By The Weekender
Brandy Fay cries every day at work. She wouldn’t have it any other way.
Fay is the owner/veterinarian at Newaukum Valley Veterinary Services on Northwest State Avenue in Chehalis. She also has a second office — River Bend Pet Center on Hamilton Road in Chehalis. She offers immunizations, dental work, surgeries, nail trims, prescriptions, spay and neutering, and microchipping. The office on Hamilton offers boarding, doggy day care, a private dog park, veterinary care, positive reinforcement dog training and a puppy socialization class from 4-5 p.m. every Sunday.
She cries when she increases the quality or saves the life of a pet. She also cries when she puts them down.
She is a Chehalis product through and through, part of the Hamilton family that first came to the basin in 1904. She graduated from W.F. West High School and Centralia College, then earned her degree in veterinary services from Washington State University.
She grew up around cattle and a family dairy operation. She was all set to become a dairy veterinarian in Yakima, but just six months before graduation, she decided she was too sensitive to emotionally survive the often harsh business of tending to cows and other large animals.
So she did two of her “never going to do” moves, becoming a pet veterinarian and moving back home. She also had “never going to do” moves of getting married and having children. Today she is married with two kids. She’s 0-4 in “never going to do” as she is comfortably living right across the street from her parents.
On her lobby wall at the State Avenue office hangs a sign she handmade: “Veterinarian: The Other Family Doctor.” It sums up her approach. She is one of those doctors that takes a keen interest in the lives of her patients.
“They always talk about your ‘why?’ I think it’s a beautiful thing — I know my ‘why.’ I know why I get up in the morning — to make a difference in the lives of my patients and clients,” she said, dressed in her blue doctor’s outfit in her lobby on State Avenue last week.
At age 5 Fay was given her first pet — a Holstein heifer from her grandfather. The heifer stumbled into a ground nest of bees and was stung multiple times and started having breathing problems. A veterinarian was summoned, gave the cow an injection and in about 10 minutes the cow was fine. She named her Bee.
“I loved Bee,” she said, adding that was her first experience with a veterinarian. “It was right then and there I decided I wanted to be a veterinarian.”
Another experience in her youth, this time with the family dog Duke, a blonde lab, has shaped her life as well. Duke had to be put down. It was not pleasant. Duke was shaking and scared during his final moments.
“It was a bad end of life,” she said of Duke. “It was scary for him. He was shaking. … I remember telling myself if there was any way I could save somebody from having their final moments with their animal being in an environment they weren’t familiar or scared, I would make the effort to go to them instead of them coming to me.”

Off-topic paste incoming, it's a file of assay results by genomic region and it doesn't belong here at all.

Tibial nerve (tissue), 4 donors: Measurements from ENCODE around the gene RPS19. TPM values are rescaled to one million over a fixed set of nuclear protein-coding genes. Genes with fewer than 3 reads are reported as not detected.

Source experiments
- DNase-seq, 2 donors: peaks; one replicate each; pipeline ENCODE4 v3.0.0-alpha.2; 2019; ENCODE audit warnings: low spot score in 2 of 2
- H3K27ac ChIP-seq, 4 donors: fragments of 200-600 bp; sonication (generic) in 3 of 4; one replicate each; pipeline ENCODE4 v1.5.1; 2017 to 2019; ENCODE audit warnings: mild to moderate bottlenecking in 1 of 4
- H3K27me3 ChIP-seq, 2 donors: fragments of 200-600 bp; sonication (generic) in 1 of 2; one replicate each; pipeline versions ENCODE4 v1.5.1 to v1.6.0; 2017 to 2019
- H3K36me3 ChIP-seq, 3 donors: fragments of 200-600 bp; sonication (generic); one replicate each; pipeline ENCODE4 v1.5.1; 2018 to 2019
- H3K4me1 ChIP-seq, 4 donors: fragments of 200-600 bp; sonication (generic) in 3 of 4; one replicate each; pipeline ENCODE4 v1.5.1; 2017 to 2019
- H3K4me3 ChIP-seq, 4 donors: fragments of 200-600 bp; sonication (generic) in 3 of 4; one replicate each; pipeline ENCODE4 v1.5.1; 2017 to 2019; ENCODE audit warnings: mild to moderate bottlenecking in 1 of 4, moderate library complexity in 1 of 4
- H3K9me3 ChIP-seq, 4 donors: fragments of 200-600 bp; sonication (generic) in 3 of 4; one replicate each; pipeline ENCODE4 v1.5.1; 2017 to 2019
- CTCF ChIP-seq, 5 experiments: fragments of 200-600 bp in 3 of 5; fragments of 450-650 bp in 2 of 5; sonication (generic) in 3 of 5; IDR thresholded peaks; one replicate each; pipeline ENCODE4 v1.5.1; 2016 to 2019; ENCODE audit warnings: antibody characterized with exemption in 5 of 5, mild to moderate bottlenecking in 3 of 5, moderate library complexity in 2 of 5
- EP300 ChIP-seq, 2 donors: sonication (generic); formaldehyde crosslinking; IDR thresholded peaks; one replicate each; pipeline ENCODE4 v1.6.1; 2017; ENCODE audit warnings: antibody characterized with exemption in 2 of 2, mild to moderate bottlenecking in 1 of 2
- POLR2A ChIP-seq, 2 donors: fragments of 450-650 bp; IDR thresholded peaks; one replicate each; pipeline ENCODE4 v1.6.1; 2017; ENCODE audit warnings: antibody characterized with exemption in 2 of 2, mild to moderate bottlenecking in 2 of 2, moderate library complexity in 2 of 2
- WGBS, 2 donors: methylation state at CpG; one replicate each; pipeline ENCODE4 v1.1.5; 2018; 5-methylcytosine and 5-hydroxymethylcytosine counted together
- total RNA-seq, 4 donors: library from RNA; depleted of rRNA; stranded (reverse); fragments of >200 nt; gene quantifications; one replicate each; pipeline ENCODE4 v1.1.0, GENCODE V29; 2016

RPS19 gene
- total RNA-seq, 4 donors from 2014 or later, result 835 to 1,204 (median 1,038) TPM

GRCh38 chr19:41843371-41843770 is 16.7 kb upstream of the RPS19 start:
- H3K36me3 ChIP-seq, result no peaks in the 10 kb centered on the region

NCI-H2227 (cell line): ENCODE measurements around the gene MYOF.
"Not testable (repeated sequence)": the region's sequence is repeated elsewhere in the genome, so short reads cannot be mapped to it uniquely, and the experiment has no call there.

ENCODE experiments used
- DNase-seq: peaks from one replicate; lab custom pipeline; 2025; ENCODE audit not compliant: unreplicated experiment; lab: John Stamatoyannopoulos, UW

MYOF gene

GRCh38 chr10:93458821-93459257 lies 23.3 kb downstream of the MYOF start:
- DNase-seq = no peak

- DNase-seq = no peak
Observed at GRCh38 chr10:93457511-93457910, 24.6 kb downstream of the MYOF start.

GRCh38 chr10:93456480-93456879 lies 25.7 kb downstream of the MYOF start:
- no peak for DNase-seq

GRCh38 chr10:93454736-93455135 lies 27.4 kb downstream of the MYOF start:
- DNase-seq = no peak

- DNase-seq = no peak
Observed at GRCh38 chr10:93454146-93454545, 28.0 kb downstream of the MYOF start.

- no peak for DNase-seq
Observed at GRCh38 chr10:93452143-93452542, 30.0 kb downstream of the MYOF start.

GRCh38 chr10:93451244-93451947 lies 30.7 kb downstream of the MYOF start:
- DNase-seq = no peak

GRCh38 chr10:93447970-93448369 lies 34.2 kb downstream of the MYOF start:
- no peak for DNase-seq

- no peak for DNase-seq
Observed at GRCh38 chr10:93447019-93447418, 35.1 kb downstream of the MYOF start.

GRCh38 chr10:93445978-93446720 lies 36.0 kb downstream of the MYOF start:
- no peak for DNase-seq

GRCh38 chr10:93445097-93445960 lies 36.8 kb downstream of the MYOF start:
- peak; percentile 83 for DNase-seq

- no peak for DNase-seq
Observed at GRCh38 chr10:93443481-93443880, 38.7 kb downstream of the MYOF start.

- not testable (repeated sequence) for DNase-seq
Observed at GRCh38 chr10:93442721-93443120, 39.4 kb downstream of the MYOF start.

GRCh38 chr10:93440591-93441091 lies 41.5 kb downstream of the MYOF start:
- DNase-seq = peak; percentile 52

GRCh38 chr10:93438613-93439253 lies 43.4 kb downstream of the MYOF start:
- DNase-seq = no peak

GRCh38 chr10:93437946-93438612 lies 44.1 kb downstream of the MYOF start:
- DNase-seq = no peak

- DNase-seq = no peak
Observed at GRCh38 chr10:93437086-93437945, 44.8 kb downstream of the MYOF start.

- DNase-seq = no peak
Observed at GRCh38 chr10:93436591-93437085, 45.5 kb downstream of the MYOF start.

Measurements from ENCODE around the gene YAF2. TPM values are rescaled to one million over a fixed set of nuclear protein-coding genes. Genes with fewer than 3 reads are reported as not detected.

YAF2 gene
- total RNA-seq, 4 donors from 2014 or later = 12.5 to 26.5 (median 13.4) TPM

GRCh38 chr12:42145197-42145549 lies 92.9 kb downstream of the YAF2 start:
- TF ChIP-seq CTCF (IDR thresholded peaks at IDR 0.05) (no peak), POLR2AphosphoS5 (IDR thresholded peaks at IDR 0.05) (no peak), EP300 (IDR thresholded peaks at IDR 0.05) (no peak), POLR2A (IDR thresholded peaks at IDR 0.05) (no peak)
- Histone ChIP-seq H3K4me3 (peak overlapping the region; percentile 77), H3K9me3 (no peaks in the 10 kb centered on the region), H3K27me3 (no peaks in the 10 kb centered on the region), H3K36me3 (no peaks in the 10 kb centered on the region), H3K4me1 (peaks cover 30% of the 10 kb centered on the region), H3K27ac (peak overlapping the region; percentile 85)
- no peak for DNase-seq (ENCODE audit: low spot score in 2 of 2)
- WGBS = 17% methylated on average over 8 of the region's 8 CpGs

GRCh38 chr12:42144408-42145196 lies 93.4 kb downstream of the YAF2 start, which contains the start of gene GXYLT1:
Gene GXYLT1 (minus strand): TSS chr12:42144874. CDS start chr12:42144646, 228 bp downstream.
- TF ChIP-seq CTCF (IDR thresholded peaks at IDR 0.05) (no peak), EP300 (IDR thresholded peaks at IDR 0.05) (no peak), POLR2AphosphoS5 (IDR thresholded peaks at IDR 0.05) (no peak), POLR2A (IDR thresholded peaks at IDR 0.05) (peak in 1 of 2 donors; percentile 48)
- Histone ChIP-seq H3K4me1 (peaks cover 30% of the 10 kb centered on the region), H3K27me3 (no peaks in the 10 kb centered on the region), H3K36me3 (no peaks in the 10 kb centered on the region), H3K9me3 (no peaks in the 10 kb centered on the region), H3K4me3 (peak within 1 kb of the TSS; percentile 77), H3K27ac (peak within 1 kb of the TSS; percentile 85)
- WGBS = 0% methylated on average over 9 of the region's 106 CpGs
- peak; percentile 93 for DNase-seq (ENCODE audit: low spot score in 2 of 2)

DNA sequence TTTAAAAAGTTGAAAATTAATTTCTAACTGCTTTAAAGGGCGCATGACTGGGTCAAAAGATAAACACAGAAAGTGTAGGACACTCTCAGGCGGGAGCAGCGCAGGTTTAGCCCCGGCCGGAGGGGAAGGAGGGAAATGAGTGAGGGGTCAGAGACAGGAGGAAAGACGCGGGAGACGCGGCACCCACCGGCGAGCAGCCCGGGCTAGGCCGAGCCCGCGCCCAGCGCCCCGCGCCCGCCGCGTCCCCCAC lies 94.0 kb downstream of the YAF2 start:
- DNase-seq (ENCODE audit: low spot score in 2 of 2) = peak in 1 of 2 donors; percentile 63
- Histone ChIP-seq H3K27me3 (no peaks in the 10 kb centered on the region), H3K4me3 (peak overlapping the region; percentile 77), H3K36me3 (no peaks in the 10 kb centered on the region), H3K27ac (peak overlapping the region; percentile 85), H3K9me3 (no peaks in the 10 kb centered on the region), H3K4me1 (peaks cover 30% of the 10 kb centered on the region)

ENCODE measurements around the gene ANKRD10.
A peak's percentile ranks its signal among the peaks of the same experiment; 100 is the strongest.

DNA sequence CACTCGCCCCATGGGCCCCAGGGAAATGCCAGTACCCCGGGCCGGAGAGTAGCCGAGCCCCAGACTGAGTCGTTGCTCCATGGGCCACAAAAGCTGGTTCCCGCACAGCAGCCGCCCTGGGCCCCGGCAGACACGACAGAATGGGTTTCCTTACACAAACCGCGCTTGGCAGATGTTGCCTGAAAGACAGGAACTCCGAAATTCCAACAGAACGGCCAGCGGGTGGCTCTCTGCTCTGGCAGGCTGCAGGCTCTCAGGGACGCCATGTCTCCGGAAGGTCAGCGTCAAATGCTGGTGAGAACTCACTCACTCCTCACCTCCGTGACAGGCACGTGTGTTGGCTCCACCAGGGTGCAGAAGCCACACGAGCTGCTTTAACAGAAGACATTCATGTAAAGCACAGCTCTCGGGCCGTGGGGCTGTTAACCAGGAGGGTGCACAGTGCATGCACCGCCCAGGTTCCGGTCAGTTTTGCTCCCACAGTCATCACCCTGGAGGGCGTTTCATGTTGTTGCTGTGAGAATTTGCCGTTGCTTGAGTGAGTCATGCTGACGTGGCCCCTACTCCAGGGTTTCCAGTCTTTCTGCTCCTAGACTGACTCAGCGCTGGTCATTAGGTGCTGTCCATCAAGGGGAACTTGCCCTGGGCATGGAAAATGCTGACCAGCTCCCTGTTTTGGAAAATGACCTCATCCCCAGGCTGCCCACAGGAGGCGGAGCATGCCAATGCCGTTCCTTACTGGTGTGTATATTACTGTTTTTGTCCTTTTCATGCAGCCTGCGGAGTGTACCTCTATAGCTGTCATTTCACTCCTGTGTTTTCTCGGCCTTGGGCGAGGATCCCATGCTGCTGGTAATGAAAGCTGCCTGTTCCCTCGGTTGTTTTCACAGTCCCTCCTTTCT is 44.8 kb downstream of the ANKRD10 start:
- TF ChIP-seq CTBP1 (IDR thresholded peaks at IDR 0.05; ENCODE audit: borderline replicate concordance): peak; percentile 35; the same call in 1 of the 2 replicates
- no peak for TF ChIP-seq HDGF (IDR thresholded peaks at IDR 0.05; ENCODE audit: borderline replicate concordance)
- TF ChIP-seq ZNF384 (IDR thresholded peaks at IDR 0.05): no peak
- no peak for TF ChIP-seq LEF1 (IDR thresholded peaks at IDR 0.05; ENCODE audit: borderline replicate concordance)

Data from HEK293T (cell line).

She tears up as she recounts going to Ocean Shores with a client and a dog that had to be euthanized. The dog loved the surf and the sand dunes.
“It was so peaceful,” she said. “I’ve learned to appreciate the procedure because it’s the greatest gift you can give.”
This past year Linda Brooks had to put her dog down. She did it at Fay’s office on State Avenue.
“I just appreciate they take good care of dogs, you can tell when people are pet people,” Brooks said. “They were really good to us and gave us our space. This is a good place.”
Fay worked for 11 years for Dr. Mark Giffey, and took over operations after he retired last summer.
Along with a heart for her patients, she has a heart for this community. She received about $200,000 in scholarships to attend school, creating in her a drive to give back.
“I live by the philosophy (that)I’m going to keep investing in the community that invested in me,” she said.
One example is The Bambi Fund, a tax deductible organization she formed to offer free services to the community, from healing animals that are abused or injured, for elderly clients that are on a budget and can’t afford medical care for their pet, to medical treatment and support for area police K-9s. It is named after her close friend Bambi Forsman who died from cancer before she could fulfill her dream of opening up a dog rescue operation.
Megan Tierney is the COO for the two veterinary centers operations. She said in all her years working for veterinarians, two doctors stand out as being completely dedicated to serving clients and making any personal sacrifices to do so. One is Fay. She said Fay will regularly work long hours and come in to the office in the middle of the night for an emergency.
“There are things she misses out on because this is her calling and she gives 110 percent,” Tierney said. “I don’t think she’s capable of doing anything less.”
At age 37, Fay has many decades left doing a job that makes her weep.
“Sometimes they are happy tears,” she said. “Right now, the concept of me never doing this doesn’t cross my mind.”
If You Want to Donate to The Bambi Fund:
Your tax deductible contributions will allow for free veterinary services for animals in need. To donate go to bit.ly/BambiFund.
River Bend Pet Center
Located between exit 72 and 74 off I-5 but nestled between heritage family farms in the Newaukum Valley, River Bend Pet Center provides boarding for both dogs and cats, force-free obedience training, fear-free puppy socialization classes, day-play for dogs and a private pay-to-play dog park. It is located at 311 E Hamilton Road, Chehalis. Info: 360.748.3121.
Newaukum Valley Veterinary Services
Newaukum Valley Veterinary Services offers traditional veterinary services with a focus on giving the patients and clients the most calming, professional services obtainable. It is located at 1214 NW State Ave., Chehalis. Info: 360.748.3121.